in Washington, D.C., has announced that it has been given , an estate in Warrenton, Virginia, that has hosted civil rights leaders, heads of state, and diplomats for more than half a century.
Valued at $15 million, the gift includes historic Airlie House and guest rooms and meeting facilities set on more than three hundred acres. One of the first conference facilities of its kind in the country, Airlie has hosted dialogues and programs dedicated to social progress, education, environmental research, and public health and was the site, in 1962, for the 's first annual conference; Sen. Gaylord Nelson's (D-WI) Earth Day concept announcement in 1969; significant gatherings related to peace agreements in Northern Ireland and the former Yugoslavia; and groundbreaking migration studies that resulted in restoration programs for endangered whooping cranes and other species.
The Airlie board initially had sought to sell the property, but the center's environmental stewardship mission and their desire to have some say over the future use of the land led them to make the gift to AU, a university official involved in the transaction told the . The property could be used to expand AU's sustainability efforts, classes or field studies, or a leadership institute, said AU spokesperson Camille Lepre. In 2015, AU pledged to be carbon neutral by 2020.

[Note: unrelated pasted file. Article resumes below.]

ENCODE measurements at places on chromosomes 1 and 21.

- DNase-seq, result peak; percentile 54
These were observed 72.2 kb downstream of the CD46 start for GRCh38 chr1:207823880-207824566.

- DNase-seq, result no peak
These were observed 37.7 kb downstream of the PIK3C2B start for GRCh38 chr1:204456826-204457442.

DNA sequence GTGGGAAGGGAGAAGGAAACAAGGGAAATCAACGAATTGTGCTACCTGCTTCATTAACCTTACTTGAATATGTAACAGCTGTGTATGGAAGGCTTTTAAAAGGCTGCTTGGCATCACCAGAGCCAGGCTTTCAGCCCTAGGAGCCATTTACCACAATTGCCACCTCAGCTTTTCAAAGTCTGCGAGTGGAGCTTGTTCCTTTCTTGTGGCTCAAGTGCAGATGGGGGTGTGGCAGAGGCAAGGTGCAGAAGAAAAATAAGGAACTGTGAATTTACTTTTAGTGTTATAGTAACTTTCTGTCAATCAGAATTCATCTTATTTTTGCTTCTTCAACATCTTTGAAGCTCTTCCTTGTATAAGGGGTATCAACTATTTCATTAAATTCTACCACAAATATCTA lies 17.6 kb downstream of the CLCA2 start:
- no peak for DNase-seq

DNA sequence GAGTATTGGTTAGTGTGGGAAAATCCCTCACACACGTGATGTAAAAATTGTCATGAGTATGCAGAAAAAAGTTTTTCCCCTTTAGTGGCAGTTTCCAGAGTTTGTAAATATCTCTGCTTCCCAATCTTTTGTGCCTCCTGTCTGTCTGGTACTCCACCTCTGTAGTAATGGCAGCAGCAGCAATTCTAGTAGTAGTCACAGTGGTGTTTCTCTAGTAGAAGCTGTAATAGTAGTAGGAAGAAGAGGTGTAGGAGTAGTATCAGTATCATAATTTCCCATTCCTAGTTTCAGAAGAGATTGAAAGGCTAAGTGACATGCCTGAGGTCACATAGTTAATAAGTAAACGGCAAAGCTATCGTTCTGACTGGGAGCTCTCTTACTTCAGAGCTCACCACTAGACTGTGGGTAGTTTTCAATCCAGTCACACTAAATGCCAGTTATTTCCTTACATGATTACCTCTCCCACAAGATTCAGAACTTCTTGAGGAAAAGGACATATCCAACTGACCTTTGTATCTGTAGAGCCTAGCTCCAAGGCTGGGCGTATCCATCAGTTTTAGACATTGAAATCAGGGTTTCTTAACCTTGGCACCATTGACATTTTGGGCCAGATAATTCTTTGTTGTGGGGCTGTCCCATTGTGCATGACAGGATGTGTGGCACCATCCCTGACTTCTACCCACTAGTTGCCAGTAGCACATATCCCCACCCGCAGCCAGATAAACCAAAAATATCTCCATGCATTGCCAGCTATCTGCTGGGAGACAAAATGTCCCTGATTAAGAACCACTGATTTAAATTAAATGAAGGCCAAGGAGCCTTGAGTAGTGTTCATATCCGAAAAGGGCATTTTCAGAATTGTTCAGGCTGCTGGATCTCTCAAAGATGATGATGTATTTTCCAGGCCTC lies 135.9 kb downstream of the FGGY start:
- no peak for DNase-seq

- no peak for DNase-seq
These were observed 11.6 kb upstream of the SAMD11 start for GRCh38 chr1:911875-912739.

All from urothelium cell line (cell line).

"We are delighted that the pioneering vision of Airlie's founder, Dr. Murdock Head, will live on under American University's stewardship," said Airlie board president Suzanne Hayden. "AU's commitment to Airlie's founding ideals of the open exchange of ideas that can effect positive change and to responsible land stewardship through conservation and sustainable practices will ensure a bright and exciting future for this historic place."